We had an insane week last week, complete with a weekend that was packed just as tightly with commitments and activities.  There was barely a moment to breathe, and so this morning I let the kids sleep in, woke feeling slightly guilty that on this Monday morning, school was not going to be in session for any reason other than we needed a break and some time to clean up the house and regroup.  If they were public school kids, I would have dutifully put them on the bus, they'd have had their proper lessons, and I would have stayed home and cleaned up the house and done the laundry.

Instead we all three got distracted watching Jamie Oliver's Food Revolution premier online.  Matty was completely fascinated, and all of a sudden decided he needed to go through our pantry and start reading labels.  He put out everything that needed to get tossed out onto the middle of the table.  Products containing high-fructose corn syrup, soy bean oil, hydrogenated oils, MSG, and things he was unable to pronounce were evicted from the pantry.  Thankfully there weren't a lot of items, but the important thing is that they were all his choice.  We also found very healthy things in the pantry and decided to make some soup.  I asked him if he wanted to learn and  he said yes.  So we pulled out lentils, an onion, chicken broth, etc, and I taught him to make lentil soup.  It was as if he finally understood the changes we've been trying to make and suddenly, he was a part of them. Molly too--in her little way--is understanding.

I suppose this is a two-pronged post.  The first prong is that I take issue with the state's requirements that I have to jump through some distorted hoop to prove that my kids have been properly educated about health.  Everything I know about eating well and living well I learned from my mother, who took great pains to teach us the best that she could, and now I am adding to that knowledge and teaching my children.  The second prong is that I still can't believe that I give in to the guilt associated with not sitting down with the textbooks and the chalkboard in a little mini school house to do "school" with my children.  UGH!  What they learned today will serve them a healthy dinner not just tonight but for the rest of their lives.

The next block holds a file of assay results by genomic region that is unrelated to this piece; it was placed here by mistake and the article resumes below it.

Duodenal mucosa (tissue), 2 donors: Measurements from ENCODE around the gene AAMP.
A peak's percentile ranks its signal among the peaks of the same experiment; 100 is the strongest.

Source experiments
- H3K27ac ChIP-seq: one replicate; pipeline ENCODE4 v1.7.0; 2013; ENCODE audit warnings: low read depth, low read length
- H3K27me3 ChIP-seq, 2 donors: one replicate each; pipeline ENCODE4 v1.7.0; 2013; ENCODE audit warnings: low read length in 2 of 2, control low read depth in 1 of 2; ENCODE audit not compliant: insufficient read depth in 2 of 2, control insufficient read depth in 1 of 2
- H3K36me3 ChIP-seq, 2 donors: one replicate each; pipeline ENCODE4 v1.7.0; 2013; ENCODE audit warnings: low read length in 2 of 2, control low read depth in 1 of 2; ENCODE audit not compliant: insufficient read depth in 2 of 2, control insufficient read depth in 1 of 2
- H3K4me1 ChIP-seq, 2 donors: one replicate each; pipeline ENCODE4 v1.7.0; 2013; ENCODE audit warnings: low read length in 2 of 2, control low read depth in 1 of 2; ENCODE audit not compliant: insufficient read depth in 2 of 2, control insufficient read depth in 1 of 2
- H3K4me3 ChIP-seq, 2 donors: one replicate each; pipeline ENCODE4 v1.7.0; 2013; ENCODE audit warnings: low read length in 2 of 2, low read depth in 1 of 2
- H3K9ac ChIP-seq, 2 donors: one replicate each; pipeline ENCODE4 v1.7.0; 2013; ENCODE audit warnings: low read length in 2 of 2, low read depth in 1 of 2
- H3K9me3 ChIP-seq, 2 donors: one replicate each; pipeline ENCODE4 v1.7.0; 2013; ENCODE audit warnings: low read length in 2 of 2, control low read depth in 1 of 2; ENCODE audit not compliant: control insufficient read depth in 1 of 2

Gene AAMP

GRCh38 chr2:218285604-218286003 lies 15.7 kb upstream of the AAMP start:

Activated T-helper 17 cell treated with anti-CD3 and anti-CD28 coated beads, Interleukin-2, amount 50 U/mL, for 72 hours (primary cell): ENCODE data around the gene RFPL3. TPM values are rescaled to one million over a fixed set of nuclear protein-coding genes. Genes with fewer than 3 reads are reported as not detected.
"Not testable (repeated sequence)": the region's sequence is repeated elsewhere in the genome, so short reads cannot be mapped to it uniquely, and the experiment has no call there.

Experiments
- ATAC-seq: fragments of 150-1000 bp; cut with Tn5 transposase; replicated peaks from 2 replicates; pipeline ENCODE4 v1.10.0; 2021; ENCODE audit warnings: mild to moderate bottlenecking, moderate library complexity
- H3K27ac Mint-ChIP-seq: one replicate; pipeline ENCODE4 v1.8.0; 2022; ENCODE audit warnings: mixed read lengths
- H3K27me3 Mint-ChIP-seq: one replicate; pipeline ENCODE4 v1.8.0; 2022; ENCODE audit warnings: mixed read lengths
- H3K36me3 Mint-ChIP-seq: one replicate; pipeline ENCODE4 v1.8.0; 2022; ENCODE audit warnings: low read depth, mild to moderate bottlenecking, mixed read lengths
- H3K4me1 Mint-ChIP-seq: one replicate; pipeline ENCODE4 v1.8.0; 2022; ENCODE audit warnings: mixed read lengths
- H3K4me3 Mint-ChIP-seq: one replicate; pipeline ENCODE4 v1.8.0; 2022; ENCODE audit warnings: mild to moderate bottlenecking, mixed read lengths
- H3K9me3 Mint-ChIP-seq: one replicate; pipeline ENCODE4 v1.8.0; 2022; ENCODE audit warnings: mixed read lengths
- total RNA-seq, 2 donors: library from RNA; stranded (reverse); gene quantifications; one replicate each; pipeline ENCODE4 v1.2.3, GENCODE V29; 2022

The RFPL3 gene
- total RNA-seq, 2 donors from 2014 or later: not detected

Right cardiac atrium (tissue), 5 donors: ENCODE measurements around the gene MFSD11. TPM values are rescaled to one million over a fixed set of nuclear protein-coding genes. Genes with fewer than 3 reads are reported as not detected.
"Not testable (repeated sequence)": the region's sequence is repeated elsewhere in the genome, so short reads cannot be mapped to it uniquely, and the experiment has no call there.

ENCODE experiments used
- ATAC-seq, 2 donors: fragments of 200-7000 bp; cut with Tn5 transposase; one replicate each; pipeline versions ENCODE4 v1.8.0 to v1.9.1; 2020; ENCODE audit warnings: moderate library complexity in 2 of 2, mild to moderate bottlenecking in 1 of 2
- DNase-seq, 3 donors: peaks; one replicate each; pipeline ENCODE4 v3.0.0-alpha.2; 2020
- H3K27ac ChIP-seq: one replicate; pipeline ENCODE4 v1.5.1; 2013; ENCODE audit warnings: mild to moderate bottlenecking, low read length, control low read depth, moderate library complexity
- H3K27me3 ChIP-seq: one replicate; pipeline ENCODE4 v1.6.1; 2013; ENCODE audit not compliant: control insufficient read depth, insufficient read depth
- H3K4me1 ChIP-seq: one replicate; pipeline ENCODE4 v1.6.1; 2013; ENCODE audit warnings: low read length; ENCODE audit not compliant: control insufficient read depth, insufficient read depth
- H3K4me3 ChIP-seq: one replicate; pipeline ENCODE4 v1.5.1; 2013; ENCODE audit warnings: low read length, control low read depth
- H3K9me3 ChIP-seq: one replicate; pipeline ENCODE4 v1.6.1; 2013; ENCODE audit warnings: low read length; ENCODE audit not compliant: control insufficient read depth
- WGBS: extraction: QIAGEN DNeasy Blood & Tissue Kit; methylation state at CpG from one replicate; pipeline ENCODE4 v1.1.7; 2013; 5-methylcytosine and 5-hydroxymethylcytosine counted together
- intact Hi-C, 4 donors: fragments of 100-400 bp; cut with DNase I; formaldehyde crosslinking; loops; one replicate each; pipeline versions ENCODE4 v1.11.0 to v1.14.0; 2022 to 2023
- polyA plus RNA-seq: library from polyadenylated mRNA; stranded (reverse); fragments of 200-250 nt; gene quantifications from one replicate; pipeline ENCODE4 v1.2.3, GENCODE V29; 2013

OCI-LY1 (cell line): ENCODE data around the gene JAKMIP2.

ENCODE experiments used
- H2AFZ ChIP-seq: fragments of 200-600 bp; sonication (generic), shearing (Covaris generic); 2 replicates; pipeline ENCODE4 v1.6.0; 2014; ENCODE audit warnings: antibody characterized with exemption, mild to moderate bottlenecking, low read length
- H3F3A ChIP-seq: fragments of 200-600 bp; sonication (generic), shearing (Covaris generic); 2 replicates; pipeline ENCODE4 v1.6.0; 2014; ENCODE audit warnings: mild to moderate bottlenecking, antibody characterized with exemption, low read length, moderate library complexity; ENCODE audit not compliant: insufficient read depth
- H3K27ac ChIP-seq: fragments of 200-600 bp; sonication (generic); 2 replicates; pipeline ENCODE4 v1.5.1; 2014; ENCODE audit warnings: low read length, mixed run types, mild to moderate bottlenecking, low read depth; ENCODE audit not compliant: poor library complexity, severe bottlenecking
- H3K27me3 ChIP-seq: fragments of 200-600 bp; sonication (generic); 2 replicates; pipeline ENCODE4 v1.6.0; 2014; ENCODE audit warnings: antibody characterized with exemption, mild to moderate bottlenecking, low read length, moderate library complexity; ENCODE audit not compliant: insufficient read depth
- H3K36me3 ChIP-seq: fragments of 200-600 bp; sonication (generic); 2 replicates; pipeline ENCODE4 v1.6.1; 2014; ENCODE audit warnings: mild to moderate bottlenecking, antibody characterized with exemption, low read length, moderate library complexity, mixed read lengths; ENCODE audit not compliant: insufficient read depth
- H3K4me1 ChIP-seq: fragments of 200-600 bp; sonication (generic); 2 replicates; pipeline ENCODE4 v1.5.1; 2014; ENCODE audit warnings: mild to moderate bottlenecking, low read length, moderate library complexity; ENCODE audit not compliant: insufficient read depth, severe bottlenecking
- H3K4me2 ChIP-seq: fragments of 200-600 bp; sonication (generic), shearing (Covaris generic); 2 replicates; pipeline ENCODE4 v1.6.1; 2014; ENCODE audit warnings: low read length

Friday, March 19, 2010

Thanks for the Help, Lord

This week I've been in one of those March doldrums, nursing a case of serious spring fever, feeling overwhelmingly busy, and inadequate as a homeschool mom.  So I prayed.  I am beginning to understand that the affirmation that I need does not come from people or the kids or even my friends who are in it with me.  They can say nice things, but they are not the deep-penetrating voice of my Father who knows my deepest need.

But this week in the midst of feeling less than exemplary, I stumbled upon an old / new idea.  I've been bemoaning the fact that my kids love crafts and I really hate to do them, and deep down I know that it would serve them well to do something with their hands that they really like, and something in a forum that I visit reminded me of lapbooking.  I saw this at homeschool convention and completely wrinkled my nose at it--WAAAY over the top from what I could see displayed on the tables at convention (well, of course, it's convention).  That, combined with the fact that I'm a perfectionist and an all-or-nothing person caused me to turn away in dismay and think it could never be done.  However, online I've seen a lot of really simple examples and a lot of really kid-friendly projects that lots and lots of people have posted.

When I saw them, I thought, "I like paper crafts...I could actually do that with the kids!" and so this week I have planned that TODAY we will begin our first lapbook on ancient Greece, and Matty is excited.  So I will post pictures and results of our lapbooking extravaganza and if it goes well, perhaps use this as a fun tool to record some of the things we're learning.  It may sound strange, but I sincerely believe that whenever I ask, the Lord breathes a breath of inspiration into my humble journey here, and I am able to meet the needs of my children better.  When the needs of my children are met and they are at peace, then I am affirmed as a teacher and mother.  This can only come from the Lord.